How to determine melon ripeness
Can somebody advise me how to tell if melons are ripe? I just cut a Canary last night and it was hard and bland. I just hate it when that happens!!!
Some melons are wonderfully fragrant when ripe. I don't know if these were picked ripe or not, but smell is an easy sign.
With the vast majority of melons which are picked before they're ripe, I shake them vigorously. If I can hear sloshing noises, that means the center is liquid and at least the middle of the melon will be tasty. If there's no sound, the seeds are still tightly bound to the fruit and it's unripe.
Ask the produce clerk. Many years ago, I asked a produce clerk for help, he explained how to check the different melons, and even cut one up for us to taste.
Canary melons are difficult but with the exception of checking the color and feel of the rind they follow all the melon rules (except watermelon) for deteriming ripeness
- they should be a uniform bright yellow color
- they should have a slightly waxy feel
- they should be heavy for their size
- they should be fragrant
- they should yield slightly to pressure at the stem end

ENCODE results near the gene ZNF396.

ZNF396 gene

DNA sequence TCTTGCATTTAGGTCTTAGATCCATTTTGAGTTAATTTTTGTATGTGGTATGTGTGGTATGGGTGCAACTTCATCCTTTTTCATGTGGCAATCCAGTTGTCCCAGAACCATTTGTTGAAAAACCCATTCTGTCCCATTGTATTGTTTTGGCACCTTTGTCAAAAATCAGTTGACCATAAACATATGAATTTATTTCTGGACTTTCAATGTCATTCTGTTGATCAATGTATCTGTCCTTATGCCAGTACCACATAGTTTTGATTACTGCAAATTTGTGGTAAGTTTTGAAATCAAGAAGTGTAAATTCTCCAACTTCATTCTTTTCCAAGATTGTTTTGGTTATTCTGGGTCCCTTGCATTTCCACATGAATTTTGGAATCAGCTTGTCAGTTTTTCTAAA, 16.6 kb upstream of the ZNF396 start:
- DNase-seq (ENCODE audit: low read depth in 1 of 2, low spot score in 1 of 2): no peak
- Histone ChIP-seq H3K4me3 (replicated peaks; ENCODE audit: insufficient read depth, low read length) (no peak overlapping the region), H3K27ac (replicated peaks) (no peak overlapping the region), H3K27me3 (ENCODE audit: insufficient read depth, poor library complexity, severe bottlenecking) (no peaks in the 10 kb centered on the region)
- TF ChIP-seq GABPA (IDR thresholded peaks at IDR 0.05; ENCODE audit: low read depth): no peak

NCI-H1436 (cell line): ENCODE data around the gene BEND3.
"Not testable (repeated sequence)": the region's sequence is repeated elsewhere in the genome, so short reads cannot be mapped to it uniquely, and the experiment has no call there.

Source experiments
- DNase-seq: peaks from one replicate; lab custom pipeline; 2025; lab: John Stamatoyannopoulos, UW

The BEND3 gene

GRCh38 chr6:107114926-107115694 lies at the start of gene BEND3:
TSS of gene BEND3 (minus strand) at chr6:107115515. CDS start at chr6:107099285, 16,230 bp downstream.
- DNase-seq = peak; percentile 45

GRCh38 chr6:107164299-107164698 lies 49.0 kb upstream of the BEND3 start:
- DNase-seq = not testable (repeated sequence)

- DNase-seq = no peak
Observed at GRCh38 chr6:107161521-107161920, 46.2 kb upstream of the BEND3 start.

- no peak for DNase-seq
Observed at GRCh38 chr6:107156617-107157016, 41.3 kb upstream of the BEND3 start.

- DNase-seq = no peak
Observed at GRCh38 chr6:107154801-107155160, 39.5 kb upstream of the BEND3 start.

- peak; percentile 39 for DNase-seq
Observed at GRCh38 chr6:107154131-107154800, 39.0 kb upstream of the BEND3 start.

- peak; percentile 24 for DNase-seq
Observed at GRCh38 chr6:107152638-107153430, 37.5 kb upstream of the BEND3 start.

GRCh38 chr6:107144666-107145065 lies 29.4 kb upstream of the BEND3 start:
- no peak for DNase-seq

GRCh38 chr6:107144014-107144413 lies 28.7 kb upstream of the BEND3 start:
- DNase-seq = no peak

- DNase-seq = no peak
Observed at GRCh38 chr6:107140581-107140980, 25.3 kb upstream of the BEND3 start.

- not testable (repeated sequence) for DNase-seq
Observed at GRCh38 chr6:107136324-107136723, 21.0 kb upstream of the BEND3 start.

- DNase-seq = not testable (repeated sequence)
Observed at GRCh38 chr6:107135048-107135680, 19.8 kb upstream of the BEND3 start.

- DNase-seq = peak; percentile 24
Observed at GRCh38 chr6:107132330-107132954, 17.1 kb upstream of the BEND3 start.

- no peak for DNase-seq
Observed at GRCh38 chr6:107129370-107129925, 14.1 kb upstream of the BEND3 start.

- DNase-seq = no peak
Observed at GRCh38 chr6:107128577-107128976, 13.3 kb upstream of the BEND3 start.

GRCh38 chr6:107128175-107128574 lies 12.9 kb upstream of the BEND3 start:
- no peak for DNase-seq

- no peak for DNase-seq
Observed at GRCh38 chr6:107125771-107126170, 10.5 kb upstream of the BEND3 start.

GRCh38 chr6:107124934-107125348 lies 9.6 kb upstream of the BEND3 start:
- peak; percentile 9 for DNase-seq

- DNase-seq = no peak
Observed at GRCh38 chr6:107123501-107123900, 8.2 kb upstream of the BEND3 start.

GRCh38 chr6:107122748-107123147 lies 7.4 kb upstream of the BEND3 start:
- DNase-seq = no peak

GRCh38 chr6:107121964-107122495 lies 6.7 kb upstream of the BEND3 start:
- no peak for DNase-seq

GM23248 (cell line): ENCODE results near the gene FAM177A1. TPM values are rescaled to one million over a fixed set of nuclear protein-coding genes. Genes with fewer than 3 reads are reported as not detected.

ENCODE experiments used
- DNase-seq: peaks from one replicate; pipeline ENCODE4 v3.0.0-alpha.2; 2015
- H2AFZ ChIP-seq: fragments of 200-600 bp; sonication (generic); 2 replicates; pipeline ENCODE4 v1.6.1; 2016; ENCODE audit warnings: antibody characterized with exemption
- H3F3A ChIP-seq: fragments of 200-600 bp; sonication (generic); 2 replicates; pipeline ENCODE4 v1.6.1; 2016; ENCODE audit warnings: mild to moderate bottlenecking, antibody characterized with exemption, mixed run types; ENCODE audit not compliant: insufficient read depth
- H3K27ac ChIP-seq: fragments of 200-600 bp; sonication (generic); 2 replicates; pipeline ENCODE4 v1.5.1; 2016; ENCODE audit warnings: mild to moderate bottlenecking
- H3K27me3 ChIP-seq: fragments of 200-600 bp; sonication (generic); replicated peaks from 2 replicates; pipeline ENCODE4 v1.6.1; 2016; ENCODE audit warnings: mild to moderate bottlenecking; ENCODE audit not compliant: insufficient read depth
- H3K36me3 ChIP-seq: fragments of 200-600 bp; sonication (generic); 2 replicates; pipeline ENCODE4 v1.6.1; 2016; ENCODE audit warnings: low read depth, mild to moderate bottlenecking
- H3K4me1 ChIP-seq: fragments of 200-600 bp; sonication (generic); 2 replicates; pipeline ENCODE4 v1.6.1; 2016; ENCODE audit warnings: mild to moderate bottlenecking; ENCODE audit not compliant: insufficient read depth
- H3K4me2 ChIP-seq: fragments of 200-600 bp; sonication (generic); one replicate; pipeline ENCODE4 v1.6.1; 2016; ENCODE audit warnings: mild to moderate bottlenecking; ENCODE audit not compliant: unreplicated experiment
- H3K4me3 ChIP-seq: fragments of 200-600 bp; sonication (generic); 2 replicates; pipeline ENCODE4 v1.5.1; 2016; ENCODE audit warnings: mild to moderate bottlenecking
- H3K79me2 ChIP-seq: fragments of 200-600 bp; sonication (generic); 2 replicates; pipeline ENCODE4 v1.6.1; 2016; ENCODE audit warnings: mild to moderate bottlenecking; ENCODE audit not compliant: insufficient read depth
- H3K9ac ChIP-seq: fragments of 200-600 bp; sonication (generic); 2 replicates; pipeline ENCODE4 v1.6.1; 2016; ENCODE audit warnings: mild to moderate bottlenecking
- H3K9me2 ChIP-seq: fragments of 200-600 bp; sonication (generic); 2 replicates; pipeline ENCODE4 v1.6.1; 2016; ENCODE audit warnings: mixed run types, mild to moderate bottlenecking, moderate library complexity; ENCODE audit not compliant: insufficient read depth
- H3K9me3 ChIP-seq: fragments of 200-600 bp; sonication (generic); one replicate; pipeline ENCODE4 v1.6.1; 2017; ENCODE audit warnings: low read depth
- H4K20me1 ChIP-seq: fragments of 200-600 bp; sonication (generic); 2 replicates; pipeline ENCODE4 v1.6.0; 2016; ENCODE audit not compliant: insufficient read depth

These will ripen after buying so leave on the counter until the melon starts to smell delicious.
Of course, it is always nice to go to a market that allows samples.
Good one, cheryl h, about listening for sloshing seeds. I'll give that a try next time.
A great tip that I learned a long time ago for honeydews:
The skin should have a slightly waxy feel. Unfortunately, these honeydews are not easy to find, but when you come upon one, it's a pretty foolproof indicator of ripeness.
I have heard that if a honeydew isn't ripe when picked, it will never ripen.
That, along with the suggestions to look for a sweet fragrance, and a blossom end that has a little give, when pressed, are the best indicators.
I find that good melons, as well as good fruit in general, have become much harder to come by, over the years. I'm not sure why. I remember years ago, having no problem finding sweet and juicy melons, nectarines, peaches, etc. - at least where I shop in Brooklyn, or Staten Island, NY.
Now it's a rarity to find good ones.
I'd love to hear some other opinions on this obsevation.
Ripe melons always have a brown spot where they sat on the ground as they ripened. Some spots are large, some are just slightly off color, some spots are softer. Don't buy a melon that's completely even in color and doesn't have a spot - it was never close to being ripened on the ground before it was cut off and sent away.
A melon that was vine-ripened will have a dent on the stem end. When the melon ripens, it begins to separate from the vine, thus the dent. A melon with a stub of stalk indicates that it was picked way too early.
I also smell the stem end.